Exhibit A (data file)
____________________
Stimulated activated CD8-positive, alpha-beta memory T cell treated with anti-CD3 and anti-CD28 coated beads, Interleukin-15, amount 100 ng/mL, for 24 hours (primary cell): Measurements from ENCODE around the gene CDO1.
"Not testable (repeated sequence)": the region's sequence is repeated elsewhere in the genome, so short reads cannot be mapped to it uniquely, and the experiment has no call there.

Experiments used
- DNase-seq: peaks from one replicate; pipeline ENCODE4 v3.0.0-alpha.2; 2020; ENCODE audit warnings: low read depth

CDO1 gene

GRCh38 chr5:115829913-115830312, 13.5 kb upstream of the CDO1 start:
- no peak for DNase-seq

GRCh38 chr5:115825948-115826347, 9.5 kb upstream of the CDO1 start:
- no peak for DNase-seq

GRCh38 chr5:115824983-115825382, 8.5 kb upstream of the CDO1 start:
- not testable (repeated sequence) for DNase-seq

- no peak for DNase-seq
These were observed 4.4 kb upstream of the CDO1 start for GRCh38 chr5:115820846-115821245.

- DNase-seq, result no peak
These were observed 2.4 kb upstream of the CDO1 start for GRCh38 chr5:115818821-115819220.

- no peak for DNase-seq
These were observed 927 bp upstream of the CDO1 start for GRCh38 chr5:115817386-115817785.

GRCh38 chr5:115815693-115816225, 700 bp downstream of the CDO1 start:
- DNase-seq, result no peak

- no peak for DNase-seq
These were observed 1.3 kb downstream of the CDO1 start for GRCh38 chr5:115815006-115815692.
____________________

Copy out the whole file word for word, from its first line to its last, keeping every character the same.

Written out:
Stimulated activated CD8-positive, alpha-beta memory T cell treated with anti-CD3 and anti-CD28 coated beads, Interleukin-15, amount 100 ng/mL, for 24 hours (primary cell): Measurements from ENCODE around the gene CDO1.
"Not testable (repeated sequence)": the region's sequence is repeated elsewhere in the genome, so short reads cannot be mapped to it uniquely, and the experiment has no call there.

Experiments used
- DNase-seq: peaks from one replicate; pipeline ENCODE4 v3.0.0-alpha.2; 2020; ENCODE audit warnings: low read depth

CDO1 gene

GRCh38 chr5:115829913-115830312, 13.5 kb upstream of the CDO1 start:
- no peak for DNase-seq

GRCh38 chr5:115825948-115826347, 9.5 kb upstream of the CDO1 start:
- no peak for DNase-seq

GRCh38 chr5:115824983-115825382, 8.5 kb upstream of the CDO1 start:
- not testable (repeated sequence) for DNase-seq

- no peak for DNase-seq
These were observed 4.4 kb upstream of the CDO1 start for GRCh38 chr5:115820846-115821245.

- DNase-seq, result no peak
These were observed 2.4 kb upstream of the CDO1 start for GRCh38 chr5:115818821-115819220.

- no peak for DNase-seq
These were observed 927 bp upstream of the CDO1 start for GRCh38 chr5:115817386-115817785.

GRCh38 chr5:115815693-115816225, 700 bp downstream of the CDO1 start:
- DNase-seq, result no peak

- no peak for DNase-seq
These were observed 1.3 kb downstream of the CDO1 start for GRCh38 chr5:115815006-115815692.